Our task force’s eight months of document drafting work began with a convening by phone in early January. Task force members were equally divided among four National board members and four Chapter representatives. Each member was recognized among their constituencies and the association as a strong, experienced, and knowledgeable proponent and advocate. A National Vice President joined us later. We recognized the organizational and political challenges given the association’s history of contentious relationships and disparate cultural and operational strengths.

The task force established several key principles:

  • First, the task force strongly encouraged and provided multiple opportunities for the entire association’s network—Chapter and National board members and their staffs, volunteers, and other stakeholders—to communicate their concerns directly to the task force to consider in drafting an agreement.
  • Second, the task force treated every member of the network equally. We reported out only to the entire network—a fact the National board chair learned when his private request for a prerelease copy of our final draft agreement was promptly denied!
  • Third, all comments initially were assigned to and discussed between rotating pairs of a National and Chapter representative who subsequently lead the task force’s discussion of the relevant issues.
  • Finally, task force members decided an issue based on what they felt was in the best interests of the association.

We received more than three hundred written comments. Each was acknowledged in writing and followed up for clarification when necessary. We held lengthy conference calls late on Friday afternoons every other week and sent documents by fax and mail in our pre-Internet world. Through this process, the task force extracted key principles for an agreement. By early summer, the task force circulated an initial draft agreement for comment to the entire association.

In August the task force met for a facilitated weekend retreat in Lisle, Illinois—our only face-to-face meeting. Every comment the task force received was written down; more than 70 flip charts plastered the walls. By weekend’s end, every comment was checked off and a final draft completed and readied for submission to the National board. The task force waited two weeks and held one last lengthy check-in call before releasing our final draft simultaneously to the entire association.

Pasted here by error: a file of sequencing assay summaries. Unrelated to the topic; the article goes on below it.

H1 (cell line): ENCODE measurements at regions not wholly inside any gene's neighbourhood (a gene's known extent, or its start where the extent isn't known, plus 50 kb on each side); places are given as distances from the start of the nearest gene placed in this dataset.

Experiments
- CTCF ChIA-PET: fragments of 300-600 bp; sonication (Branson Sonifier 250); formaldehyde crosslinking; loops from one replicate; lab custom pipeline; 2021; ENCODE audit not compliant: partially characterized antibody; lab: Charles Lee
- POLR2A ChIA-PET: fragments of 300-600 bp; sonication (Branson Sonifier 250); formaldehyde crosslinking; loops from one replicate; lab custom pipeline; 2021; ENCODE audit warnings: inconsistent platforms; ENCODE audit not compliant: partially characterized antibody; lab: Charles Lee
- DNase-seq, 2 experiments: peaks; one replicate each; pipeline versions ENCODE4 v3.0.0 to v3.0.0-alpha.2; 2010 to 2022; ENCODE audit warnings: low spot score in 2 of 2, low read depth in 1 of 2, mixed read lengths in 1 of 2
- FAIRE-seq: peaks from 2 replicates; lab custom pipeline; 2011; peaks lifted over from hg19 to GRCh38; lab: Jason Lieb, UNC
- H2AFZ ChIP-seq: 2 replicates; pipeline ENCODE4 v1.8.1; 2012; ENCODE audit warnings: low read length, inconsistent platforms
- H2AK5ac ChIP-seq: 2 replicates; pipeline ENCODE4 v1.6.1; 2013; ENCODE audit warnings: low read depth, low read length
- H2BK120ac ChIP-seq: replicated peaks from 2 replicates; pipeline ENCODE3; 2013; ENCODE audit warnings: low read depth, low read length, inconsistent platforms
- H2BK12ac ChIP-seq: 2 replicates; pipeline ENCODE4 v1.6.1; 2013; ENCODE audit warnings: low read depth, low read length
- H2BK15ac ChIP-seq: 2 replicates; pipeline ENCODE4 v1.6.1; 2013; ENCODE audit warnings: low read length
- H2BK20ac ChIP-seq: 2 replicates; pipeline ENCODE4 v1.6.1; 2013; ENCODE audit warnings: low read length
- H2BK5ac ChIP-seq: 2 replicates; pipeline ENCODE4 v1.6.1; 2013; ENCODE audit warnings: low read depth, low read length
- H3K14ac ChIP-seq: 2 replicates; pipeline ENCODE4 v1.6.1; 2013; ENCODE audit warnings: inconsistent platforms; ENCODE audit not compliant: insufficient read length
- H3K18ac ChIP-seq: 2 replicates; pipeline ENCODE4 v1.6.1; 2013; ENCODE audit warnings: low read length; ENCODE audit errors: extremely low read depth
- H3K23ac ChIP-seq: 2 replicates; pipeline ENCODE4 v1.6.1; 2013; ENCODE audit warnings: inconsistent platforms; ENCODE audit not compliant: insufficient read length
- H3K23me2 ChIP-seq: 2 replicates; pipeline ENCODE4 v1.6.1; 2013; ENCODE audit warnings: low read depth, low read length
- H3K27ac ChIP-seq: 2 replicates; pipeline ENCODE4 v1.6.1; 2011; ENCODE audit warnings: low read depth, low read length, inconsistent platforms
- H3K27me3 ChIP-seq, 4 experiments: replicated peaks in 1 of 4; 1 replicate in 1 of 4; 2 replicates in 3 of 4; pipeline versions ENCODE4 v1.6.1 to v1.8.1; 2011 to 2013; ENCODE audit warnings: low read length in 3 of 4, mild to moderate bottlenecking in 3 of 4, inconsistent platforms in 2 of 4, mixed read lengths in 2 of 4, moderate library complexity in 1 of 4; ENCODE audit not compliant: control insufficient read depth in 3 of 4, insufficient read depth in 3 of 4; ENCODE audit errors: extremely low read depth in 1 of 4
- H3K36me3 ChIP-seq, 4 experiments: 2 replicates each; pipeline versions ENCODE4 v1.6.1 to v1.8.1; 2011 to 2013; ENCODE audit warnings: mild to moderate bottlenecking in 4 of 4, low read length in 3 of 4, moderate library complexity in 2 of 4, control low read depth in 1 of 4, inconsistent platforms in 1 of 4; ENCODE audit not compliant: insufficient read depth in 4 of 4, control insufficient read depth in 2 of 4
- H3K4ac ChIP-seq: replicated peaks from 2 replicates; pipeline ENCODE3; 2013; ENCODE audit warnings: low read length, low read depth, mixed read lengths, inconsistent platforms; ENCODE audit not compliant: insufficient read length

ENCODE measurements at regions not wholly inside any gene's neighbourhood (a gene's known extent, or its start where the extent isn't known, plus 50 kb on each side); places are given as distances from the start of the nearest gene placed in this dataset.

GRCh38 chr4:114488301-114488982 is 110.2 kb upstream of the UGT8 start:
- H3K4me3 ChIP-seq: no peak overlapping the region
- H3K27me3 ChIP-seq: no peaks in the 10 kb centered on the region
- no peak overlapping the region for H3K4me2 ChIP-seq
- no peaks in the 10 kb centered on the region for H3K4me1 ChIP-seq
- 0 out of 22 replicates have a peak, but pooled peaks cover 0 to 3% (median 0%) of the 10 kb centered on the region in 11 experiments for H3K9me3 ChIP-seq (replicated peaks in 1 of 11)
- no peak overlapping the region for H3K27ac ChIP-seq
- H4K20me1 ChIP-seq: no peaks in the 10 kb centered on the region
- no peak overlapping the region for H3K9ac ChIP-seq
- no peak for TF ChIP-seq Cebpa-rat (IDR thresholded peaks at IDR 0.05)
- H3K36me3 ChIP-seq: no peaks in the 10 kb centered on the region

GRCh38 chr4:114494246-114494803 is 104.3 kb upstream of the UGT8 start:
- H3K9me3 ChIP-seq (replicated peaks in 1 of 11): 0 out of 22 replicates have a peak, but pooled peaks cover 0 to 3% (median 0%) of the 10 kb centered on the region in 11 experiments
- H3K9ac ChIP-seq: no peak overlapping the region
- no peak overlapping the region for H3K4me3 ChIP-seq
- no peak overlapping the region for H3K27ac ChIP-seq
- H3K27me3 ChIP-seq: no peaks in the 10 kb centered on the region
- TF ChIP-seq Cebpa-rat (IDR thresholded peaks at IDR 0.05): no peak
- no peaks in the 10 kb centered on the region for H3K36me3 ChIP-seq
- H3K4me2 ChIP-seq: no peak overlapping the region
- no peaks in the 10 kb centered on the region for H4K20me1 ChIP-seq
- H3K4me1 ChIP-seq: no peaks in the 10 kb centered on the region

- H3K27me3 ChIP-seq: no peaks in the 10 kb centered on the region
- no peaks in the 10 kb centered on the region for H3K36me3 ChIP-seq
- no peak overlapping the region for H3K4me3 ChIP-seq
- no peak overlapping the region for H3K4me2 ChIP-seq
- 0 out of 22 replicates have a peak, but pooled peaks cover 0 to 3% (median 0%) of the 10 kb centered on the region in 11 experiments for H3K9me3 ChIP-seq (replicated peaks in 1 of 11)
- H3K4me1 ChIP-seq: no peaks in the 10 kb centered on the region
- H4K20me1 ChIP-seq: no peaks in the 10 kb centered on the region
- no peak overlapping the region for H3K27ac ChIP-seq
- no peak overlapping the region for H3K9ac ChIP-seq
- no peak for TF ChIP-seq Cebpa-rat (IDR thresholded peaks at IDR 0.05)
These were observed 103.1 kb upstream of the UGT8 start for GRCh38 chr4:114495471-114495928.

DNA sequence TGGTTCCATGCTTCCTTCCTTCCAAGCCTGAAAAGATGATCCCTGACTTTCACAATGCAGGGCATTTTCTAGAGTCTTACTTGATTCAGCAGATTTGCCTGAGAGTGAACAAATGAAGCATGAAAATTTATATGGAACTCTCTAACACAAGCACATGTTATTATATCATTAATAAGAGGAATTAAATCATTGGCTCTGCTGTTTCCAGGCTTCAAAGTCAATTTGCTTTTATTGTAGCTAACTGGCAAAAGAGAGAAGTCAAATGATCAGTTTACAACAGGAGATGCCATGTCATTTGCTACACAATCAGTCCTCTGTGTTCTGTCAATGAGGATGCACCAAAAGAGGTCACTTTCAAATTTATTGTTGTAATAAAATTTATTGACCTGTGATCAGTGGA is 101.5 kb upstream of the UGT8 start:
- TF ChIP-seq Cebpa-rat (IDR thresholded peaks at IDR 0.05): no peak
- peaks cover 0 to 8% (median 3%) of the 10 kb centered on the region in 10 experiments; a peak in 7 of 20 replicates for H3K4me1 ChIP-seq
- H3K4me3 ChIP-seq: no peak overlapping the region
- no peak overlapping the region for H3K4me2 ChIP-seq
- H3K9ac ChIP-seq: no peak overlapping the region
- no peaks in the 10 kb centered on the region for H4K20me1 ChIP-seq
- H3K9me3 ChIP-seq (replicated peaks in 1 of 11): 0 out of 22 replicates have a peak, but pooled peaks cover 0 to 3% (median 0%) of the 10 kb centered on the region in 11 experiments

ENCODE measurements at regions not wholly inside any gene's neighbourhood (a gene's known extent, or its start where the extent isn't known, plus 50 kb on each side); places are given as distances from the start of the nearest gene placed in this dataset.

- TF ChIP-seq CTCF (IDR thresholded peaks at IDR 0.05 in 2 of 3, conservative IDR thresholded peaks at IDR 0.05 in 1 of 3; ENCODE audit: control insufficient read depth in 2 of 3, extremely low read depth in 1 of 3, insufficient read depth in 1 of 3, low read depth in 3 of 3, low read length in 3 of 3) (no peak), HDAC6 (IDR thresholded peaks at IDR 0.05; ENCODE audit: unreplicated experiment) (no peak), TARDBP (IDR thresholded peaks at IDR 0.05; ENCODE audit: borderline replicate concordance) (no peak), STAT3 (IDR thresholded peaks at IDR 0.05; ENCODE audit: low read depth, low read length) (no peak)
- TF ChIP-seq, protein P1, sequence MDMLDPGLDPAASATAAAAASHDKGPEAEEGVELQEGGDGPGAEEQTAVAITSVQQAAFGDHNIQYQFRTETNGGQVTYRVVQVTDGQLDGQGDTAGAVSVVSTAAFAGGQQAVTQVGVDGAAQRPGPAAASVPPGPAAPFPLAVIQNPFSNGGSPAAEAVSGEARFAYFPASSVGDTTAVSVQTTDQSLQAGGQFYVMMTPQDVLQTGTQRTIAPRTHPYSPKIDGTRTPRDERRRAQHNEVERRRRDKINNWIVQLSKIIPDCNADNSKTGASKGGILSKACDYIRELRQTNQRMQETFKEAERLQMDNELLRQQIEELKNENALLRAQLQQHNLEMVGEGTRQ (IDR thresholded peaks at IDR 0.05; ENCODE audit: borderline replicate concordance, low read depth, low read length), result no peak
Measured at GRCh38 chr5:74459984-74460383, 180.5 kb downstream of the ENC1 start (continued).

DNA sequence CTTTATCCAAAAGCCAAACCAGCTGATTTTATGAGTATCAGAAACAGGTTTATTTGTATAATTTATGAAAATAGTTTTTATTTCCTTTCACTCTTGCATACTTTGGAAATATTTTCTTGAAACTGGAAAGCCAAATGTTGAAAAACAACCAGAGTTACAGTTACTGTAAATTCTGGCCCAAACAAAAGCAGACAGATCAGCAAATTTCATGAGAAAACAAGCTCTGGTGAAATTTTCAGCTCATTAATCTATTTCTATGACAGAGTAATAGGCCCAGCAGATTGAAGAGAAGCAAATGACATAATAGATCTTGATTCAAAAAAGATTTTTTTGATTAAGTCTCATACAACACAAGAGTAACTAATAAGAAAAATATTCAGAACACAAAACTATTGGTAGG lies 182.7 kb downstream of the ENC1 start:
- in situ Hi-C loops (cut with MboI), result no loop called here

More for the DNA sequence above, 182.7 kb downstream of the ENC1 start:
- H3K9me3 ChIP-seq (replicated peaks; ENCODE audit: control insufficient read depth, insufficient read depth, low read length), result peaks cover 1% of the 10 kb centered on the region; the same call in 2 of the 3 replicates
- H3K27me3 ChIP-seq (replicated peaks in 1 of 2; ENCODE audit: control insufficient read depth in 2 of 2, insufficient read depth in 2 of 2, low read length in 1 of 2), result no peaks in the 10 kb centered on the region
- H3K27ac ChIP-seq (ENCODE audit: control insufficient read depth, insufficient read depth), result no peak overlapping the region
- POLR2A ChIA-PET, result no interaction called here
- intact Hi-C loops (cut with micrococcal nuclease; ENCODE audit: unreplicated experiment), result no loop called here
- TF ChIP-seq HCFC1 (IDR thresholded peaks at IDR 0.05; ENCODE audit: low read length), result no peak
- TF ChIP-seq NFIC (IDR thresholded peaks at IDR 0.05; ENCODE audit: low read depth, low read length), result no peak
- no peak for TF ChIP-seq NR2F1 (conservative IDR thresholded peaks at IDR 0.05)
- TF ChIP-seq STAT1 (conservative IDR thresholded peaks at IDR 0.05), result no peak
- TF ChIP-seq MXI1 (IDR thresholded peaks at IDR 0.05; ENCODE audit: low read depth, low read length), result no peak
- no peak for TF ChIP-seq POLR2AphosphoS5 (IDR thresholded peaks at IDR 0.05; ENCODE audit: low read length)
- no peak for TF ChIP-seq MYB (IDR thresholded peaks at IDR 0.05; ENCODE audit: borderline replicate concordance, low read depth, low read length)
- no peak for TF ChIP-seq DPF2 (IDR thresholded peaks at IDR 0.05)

Most significantly, our task force reached a unanimous consensus for this agreement. Formally known as the association’s “Statement of Relationship,” task force members affectionately referred to it as the “Treaty of Lisle.”

After substantive review and deliberation over several board meetings, the National board approved our task force’s Statement of Relationship without any modifications and submitted it to more than 220 Chapters. When more than 50 percent of the independent Chapter boards voluntarily approved it, the Statement of Relationship became binding. The remaining Chapters were required to approve it to remain as a member of the association. Since its approval, the Statement of Relationship has provided the framework by which Chapters and National worked cooperatively.

Acknowledging the intense and inherent cultural and operational tensions between them, the Statement of Relationship holds both parties jointly accountable to accomplish their common stated purposes based upon a “diverse, yet interdependent Association.” Providing a strength-based framework for cooperation, Chapters and National committed “to approach our challenges in a unified and mutually supportive manner mindful of each other’s roles and respectful of each other’s strengths.”